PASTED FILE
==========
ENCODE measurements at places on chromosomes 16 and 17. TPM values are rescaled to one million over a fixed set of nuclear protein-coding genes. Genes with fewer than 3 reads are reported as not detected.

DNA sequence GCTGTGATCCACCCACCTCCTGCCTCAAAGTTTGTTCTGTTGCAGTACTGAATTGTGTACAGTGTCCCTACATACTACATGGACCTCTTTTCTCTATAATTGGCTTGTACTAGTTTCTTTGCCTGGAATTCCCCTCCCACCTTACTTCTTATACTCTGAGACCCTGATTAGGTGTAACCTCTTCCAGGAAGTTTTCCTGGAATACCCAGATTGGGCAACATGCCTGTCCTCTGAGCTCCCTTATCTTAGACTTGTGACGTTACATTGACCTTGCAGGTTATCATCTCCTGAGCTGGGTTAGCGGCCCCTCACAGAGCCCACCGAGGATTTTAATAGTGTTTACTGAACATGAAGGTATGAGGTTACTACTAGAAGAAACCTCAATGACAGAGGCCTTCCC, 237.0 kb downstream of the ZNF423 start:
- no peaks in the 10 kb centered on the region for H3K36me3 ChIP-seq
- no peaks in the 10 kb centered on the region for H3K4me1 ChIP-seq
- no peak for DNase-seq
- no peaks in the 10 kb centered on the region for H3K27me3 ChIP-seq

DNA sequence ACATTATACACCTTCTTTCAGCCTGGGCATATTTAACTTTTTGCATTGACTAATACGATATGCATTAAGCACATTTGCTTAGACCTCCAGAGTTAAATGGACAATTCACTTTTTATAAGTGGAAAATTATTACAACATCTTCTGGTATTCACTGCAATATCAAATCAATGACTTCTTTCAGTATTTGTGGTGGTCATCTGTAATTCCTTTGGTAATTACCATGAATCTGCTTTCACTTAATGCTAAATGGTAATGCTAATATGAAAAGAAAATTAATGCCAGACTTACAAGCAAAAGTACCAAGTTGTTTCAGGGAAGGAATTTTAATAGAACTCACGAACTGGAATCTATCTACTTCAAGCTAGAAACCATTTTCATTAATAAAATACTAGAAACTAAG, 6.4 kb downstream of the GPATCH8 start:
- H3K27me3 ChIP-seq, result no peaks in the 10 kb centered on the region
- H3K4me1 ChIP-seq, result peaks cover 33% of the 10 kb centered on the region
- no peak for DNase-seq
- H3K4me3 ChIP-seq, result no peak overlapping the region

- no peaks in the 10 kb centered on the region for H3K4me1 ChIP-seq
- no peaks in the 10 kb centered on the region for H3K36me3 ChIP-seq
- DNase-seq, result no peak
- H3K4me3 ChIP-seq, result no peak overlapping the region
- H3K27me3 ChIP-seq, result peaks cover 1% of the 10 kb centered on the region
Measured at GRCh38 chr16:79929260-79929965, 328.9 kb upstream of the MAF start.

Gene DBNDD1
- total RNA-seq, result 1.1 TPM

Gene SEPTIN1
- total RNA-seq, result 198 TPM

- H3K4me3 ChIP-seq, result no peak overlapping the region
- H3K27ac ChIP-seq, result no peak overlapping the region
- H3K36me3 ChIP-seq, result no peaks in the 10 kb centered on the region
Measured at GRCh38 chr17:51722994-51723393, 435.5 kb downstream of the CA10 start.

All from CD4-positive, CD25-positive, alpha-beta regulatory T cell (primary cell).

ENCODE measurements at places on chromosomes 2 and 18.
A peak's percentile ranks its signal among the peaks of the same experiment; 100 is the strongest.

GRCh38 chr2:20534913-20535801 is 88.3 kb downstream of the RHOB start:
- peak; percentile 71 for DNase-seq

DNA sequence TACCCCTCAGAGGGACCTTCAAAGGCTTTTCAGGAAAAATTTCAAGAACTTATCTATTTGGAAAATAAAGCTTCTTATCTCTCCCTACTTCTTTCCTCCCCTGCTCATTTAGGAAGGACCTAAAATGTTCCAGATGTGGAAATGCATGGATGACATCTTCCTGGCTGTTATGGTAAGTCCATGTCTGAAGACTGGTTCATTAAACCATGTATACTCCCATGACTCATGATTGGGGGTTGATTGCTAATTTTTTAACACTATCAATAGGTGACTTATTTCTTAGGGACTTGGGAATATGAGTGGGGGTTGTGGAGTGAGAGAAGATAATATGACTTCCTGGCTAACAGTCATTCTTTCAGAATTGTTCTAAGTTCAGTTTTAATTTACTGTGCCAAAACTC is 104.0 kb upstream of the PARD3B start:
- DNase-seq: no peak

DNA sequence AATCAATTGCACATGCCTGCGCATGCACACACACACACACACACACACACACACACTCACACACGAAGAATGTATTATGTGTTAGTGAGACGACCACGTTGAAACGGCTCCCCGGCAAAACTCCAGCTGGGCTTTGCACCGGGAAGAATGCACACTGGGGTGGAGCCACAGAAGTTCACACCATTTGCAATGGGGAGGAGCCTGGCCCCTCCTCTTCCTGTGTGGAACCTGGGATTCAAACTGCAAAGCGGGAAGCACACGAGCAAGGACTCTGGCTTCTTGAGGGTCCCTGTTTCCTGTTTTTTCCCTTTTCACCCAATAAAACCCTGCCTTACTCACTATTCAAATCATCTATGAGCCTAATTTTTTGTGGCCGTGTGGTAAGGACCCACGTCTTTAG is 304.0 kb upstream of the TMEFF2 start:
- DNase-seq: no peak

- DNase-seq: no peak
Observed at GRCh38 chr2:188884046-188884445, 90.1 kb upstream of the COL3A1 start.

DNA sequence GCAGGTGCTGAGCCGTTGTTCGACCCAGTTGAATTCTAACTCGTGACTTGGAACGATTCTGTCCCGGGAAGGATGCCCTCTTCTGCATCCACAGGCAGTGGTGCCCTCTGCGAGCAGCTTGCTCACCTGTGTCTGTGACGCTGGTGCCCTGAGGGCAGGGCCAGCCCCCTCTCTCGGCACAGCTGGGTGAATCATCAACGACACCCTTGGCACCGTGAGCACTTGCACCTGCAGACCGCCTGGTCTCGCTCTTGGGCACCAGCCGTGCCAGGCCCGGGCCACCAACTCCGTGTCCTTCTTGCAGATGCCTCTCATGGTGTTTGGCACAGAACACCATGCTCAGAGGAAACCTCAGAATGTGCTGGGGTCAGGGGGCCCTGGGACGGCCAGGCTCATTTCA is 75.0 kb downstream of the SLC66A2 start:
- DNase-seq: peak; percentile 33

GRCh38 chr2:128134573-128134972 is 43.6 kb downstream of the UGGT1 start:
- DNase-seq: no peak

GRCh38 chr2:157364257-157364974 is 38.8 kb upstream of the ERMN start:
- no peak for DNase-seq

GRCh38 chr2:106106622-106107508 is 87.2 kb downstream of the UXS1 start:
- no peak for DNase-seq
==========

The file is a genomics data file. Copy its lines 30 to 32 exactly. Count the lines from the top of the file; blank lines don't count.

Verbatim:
- peak; percentile 71 for DNase-seq

DNA sequence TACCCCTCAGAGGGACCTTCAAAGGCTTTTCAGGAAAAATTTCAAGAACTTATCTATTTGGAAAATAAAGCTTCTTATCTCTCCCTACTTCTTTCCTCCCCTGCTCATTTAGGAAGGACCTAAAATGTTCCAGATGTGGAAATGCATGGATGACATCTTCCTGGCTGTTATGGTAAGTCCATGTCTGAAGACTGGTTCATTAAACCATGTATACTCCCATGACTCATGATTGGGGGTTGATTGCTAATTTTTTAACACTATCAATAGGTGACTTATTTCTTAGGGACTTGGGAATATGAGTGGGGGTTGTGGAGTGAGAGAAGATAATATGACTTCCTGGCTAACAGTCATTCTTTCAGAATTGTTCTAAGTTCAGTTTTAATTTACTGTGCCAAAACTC is 104.0 kb upstream of the PARD3B start:
- DNase-seq: no peak